Cosmetic surgery has experienced an unstoppable boom, especially since the turn of the millennium. The number of cosmetic surgeries in Germany in 2014 was around 287,000, and in the USA it was as much as 1.5 million. The USA leads this statistic ahead of Brazil and South Korea, while Germany ranks 6th. Ever better methods and ever cheaper offers entice many patients - and for some years now more and more patients - to make minor corrections to their bodies. One of the most popular is liposuction, which is supposed to make annoying love handles disappear. Liposuction operations are not new, and were first performed in the 1950s. While the operations back then still led, among other things, to a leg amputation and damage to various internal organs, the technology is now relatively sophisticated and, if used correctly, quite safe. The currently most common liposuction procedure is the so-called tumescent technique.
The tumescence technique derives its somewhat complicated name from the Latin "tumescere", which means to swell, or to inflate. This is due to the nature of the technique.
At the beginning of liposuction, the patient is injected with 0.5 to 1 liter of liquid mixture into the areas of fat to be suctioned off. The mixture contains, among other things, sterile water, sodium carbonate, cortisone, and an anesthetic - i.e. anesthetic. The purpose of this procedure is to be able to remove the fatty tissue better from the subcutaneous connective tissue later. It is firmly anchored there, after all, the connective tissue represents something like the scaffolding of the skin and subcutaneous tissue. After half an hour to a full hour of exposure, the anesthetic has developed its effect and the patient does not feel the further action at this point more. On the other hand, a kind of emulsion has now formed from the solution and fatty tissue, which can be suctioned off much more easily.
Now suction cannulas are pushed into the fatty tissue. As a rule, they have a diameter of 3-8 millimeters, or 1-2.5 mm when using microcannulas. The latter make the procedure a little more complex, as the smaller cannulas mean that suction can be performed less quickly and much. However, the use of such small cannulas makes sense in certain places where only a small amount of fatty tissue is to be removed.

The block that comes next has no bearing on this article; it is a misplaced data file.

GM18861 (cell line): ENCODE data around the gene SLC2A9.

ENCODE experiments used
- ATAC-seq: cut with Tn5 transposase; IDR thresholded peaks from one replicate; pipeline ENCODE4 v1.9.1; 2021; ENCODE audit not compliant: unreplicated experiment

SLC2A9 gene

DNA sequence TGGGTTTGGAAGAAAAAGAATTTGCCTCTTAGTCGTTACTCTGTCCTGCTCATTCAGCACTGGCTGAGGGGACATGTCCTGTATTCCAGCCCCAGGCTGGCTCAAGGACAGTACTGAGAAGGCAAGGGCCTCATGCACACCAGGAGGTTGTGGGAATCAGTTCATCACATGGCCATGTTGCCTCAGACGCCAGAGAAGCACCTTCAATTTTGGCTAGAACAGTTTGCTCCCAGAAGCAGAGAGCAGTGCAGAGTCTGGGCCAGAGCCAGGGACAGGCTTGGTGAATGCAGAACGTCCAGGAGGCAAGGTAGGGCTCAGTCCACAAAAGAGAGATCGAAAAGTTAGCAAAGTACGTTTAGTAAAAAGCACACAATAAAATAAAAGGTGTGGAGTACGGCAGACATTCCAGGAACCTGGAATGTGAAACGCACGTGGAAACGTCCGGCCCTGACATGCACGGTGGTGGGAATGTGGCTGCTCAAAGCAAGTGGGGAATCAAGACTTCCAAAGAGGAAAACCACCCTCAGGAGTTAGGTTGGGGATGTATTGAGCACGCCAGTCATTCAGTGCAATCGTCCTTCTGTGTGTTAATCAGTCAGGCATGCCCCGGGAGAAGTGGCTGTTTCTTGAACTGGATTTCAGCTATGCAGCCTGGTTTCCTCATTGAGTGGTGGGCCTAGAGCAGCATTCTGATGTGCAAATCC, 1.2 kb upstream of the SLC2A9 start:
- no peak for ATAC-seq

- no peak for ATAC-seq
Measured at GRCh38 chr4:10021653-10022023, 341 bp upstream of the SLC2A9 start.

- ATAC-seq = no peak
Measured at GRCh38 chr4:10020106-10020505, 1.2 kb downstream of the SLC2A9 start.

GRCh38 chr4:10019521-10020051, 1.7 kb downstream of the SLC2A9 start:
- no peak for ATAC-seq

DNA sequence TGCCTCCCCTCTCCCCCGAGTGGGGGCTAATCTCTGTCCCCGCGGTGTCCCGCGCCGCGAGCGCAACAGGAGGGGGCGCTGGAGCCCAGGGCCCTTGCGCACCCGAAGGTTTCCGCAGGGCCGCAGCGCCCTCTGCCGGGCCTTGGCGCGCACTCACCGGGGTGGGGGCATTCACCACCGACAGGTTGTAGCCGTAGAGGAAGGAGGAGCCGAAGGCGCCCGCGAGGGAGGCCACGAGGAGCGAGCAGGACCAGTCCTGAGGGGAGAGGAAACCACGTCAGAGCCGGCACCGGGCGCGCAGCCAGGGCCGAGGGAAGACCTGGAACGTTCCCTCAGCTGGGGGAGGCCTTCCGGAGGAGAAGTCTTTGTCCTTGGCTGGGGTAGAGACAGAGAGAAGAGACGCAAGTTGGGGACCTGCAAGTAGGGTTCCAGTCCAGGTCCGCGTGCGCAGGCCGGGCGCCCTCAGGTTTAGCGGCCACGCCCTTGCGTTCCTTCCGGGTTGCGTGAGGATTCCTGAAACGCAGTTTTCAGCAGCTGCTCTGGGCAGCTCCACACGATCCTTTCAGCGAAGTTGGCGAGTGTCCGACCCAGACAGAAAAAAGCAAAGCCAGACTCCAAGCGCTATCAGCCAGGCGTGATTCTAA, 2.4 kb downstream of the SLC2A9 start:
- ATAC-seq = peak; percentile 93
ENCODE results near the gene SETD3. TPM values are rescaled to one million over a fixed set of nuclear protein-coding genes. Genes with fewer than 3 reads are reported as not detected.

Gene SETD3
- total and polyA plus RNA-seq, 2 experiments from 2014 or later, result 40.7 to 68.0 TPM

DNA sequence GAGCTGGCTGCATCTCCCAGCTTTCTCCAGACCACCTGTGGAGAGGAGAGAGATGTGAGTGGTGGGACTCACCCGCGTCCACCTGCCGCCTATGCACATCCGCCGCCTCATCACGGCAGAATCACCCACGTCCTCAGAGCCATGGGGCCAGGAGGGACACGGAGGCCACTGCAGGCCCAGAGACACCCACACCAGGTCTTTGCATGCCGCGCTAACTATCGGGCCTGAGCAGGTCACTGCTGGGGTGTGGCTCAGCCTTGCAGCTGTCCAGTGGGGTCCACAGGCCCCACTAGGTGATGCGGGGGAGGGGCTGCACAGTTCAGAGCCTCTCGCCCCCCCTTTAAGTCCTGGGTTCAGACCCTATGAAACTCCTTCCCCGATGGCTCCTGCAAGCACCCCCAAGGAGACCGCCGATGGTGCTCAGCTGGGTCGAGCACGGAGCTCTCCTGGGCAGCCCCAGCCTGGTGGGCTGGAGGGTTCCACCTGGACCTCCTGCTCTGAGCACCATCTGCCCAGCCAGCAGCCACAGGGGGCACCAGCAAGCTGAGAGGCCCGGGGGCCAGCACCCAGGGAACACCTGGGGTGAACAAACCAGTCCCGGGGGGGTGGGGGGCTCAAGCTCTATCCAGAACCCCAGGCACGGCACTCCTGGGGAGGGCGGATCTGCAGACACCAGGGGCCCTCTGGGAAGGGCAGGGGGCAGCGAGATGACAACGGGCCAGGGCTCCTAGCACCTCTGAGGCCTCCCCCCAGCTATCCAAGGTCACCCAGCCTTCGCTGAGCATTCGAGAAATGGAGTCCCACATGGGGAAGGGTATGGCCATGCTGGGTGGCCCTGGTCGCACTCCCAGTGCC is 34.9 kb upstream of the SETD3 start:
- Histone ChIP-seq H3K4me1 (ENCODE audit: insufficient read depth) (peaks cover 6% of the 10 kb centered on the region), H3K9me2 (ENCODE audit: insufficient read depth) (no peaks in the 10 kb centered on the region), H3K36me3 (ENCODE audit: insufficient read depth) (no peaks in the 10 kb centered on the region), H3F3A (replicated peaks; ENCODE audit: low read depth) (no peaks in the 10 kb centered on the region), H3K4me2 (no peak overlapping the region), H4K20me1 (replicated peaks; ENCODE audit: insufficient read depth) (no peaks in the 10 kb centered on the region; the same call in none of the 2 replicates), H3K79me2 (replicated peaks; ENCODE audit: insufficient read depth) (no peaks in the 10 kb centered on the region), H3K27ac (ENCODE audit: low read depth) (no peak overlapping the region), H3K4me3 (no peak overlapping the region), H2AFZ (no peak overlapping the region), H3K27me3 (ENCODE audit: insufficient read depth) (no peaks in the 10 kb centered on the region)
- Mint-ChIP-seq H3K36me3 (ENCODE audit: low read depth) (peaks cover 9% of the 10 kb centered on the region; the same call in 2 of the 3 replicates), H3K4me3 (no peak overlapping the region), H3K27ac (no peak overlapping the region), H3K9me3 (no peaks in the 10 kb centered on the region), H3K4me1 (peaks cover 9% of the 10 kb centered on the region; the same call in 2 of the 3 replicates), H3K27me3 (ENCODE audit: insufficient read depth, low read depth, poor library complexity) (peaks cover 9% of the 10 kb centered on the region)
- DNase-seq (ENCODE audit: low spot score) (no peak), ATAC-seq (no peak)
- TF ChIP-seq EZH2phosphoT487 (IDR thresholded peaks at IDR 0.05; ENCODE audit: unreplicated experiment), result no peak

In any case, however, there is no reason to fear that the longer the procedure will reduce the effectiveness of the anesthetic and result in pain. With the tumezence technique, if performed correctly, the anesthesia lasts up to 18 hours, which is enough time for the surgeon to perform the procedure. The long anesthetic time is not the result of the supposedly high dose of anesthetic. As in real life, fat cells react very slowly to changes and therefore store anesthetics for a particularly long time before they release them again - a fact that has given many anesthetists headaches during general anesthesia. When performed correctly, the tumescent technique is a very safe and complication-free procedure for liposuction and has meanwhile established itself as the gold standard.
After liposuction there is a follow-up treatment of at least 6 weeks necessary. During this time the patient must a Wear a support corset. This is necessary because the connective tissue has been damaged and the weight ratios in the treated area have been changed. A lack of follow-up treatment would result in unsightly dents and an inhomogeneous fat distribution pattern. The corset treatment can be omitted with the much gentler, but more complex and therefore more expensive microcannula technology. In both cases, after using the tumescence technique, it may be necessary toPuncture holes"Through which the instruments were inserted into the fatty tissue, to sew. However, the seams can usually be pulled again within 1 to 2 weeks. There may also be initial swelling and bruises, but these will also disappear after a week at the latest.